The subject invention classifiers are easily modified, and testing for efficient classification is routinely accomplished, as described in the Example which follows. Target shape, target penetration into the classifier “volume,” any offset between exit flow stream and trap, etc., may all be easily and routinely tested. In addition, device configurations, gas flow rates, and the like may be modeled with fluid dynamics software. The classifiers of the present invention have the distinct advantage over sifters and other mechanical classifiers in that shearing of particles is minimized or completely eliminated.
The subject application further pertains to a method of classifying particulates from a stream of particle-laden gas, and to a process for removing particles which are heavier or denser than that desired of a particulate product, by causing the particulate-laden gas stream to flow through a classifier of the subject invention, obtaining a particulate product-laden gas outlet stream depleted of larger or denser particles from the classifier, and separating the desired particles from the gas stream as a solid, particulate product.
Having generally described this invention, a further understanding can be obtained by reference to certain specific examples which are provided herein for purposes of illustration only and are not intended to be limiting unless otherwise specified.
A classifier is constructed by removing a bottom portion of a standard 4-inch (10 cm) 90° stainless steel Tee fitting, and attaching a cylindrical trap, offset approximately 1.1 inches (2.79 cm) from the vertical outlet of the Tee, substantially as shown in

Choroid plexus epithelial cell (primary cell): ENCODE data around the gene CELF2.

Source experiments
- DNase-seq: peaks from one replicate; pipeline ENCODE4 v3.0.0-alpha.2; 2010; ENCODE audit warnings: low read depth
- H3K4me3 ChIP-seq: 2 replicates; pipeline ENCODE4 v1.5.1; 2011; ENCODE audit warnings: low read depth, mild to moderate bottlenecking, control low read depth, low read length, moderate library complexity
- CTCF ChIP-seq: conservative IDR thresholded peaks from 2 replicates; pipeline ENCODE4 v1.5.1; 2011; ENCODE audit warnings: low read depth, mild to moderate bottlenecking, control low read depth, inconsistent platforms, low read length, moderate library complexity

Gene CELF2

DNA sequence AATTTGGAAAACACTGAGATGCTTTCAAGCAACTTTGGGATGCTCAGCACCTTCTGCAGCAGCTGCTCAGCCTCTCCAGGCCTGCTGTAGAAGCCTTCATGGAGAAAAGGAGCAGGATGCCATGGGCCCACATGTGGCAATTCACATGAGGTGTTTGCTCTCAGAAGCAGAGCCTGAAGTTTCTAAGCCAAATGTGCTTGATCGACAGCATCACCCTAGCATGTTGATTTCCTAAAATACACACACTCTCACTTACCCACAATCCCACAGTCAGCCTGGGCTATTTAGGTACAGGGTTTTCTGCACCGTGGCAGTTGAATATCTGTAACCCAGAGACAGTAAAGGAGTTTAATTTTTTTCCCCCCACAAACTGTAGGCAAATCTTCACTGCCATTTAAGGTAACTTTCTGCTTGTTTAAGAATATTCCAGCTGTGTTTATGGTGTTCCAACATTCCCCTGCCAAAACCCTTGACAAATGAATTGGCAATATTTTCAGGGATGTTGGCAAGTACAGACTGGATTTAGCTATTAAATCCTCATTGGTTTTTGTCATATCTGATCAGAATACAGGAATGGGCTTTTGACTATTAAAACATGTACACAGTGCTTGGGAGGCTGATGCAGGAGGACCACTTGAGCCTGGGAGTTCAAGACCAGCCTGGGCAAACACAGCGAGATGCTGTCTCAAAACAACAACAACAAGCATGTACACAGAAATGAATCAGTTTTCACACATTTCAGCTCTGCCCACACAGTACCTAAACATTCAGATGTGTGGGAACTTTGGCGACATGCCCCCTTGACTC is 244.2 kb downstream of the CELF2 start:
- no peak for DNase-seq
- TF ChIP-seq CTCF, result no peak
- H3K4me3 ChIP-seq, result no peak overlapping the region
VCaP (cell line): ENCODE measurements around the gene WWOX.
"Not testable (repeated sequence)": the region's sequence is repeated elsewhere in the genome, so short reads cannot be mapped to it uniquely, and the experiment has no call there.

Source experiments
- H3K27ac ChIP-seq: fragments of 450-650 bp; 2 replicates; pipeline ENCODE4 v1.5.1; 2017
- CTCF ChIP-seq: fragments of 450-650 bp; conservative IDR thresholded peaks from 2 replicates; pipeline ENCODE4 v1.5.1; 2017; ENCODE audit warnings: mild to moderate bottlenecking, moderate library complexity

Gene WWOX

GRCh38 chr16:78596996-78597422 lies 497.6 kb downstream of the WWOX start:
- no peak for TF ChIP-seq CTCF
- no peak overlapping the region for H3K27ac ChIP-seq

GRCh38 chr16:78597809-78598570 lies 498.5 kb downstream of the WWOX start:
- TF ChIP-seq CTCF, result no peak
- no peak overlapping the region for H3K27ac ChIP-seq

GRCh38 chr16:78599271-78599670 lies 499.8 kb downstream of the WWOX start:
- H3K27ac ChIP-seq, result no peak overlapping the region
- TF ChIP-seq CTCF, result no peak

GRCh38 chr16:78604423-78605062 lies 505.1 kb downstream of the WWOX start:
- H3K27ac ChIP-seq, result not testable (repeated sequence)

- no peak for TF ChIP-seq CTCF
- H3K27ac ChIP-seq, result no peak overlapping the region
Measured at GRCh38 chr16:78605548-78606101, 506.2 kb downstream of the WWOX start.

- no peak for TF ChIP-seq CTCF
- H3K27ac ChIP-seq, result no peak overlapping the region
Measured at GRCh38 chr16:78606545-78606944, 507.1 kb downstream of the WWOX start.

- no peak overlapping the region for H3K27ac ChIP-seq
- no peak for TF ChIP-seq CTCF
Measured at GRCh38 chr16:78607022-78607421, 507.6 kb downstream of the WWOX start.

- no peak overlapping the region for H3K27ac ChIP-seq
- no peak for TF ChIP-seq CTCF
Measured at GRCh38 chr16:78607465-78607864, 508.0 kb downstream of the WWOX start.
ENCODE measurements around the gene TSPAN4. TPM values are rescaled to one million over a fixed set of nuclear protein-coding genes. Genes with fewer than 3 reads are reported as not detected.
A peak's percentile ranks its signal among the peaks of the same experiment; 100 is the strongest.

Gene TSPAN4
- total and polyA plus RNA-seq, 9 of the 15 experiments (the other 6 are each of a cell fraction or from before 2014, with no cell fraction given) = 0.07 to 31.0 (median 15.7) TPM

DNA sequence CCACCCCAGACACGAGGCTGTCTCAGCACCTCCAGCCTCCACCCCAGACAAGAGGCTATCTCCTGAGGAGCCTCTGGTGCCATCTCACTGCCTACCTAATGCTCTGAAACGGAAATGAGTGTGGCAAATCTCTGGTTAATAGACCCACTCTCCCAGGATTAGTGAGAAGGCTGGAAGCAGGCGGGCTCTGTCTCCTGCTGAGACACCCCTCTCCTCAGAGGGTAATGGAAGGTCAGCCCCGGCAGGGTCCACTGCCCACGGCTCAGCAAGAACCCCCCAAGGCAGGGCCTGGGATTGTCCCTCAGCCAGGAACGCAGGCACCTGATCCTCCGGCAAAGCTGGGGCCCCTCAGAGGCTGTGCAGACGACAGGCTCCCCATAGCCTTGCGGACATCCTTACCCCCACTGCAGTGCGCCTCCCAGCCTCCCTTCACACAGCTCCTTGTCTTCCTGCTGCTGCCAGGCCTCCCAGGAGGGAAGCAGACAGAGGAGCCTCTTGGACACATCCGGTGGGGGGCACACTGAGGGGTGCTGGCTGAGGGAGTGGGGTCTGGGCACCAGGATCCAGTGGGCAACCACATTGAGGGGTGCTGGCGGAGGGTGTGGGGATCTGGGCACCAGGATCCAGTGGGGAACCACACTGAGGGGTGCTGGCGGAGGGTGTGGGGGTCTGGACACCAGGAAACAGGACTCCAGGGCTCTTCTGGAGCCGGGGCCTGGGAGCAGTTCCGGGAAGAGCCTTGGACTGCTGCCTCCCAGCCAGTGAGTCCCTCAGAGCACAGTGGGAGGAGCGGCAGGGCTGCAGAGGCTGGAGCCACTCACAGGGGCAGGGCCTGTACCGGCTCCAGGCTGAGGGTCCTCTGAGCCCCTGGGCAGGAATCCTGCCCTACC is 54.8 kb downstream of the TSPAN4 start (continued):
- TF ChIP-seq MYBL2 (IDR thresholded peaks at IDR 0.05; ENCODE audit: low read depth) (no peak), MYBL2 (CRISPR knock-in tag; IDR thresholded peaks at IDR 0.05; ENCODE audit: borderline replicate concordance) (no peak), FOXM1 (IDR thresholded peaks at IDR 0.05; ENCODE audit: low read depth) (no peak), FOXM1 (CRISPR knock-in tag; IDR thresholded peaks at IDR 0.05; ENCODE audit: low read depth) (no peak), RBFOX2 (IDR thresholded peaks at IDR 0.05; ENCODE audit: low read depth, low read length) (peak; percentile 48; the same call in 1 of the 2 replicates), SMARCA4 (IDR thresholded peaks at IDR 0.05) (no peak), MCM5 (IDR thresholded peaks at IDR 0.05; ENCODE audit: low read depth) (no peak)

The classifier is tested by installing the classifier in a convey line in an isophthalic acid manufacturing process. An air lock is attached to the convey line upstream from the classifier position used for the introduction of test objects to the convey line. The gas velocity through the 4-inch (10 cm) gas convey line is approximately 50 ft/sec., the particle loading in the gas stream is about 12 Kg/m3, and the desired particle sizes range from 20 μm to 400 μm. The gas convey line makes a 90° turn and is directed upwards over an approximately 4 ft. (1.2 m) rise prior to entry into the classifier.
To test the effectiveness of the classifier, a variety of foreign particles, as set forth in Table 1, are placed in the air lock installed in the convey line, the air lock closed, and then the bottom air lock valve communicating with the convey line opened, allowing the foreign objects to fall into the convey gas stream. The results of this first test are presented in Table 1. A recovery of slightly greater than 75% is obtained. As a result of the first test, the commercial sifter was removed from the process.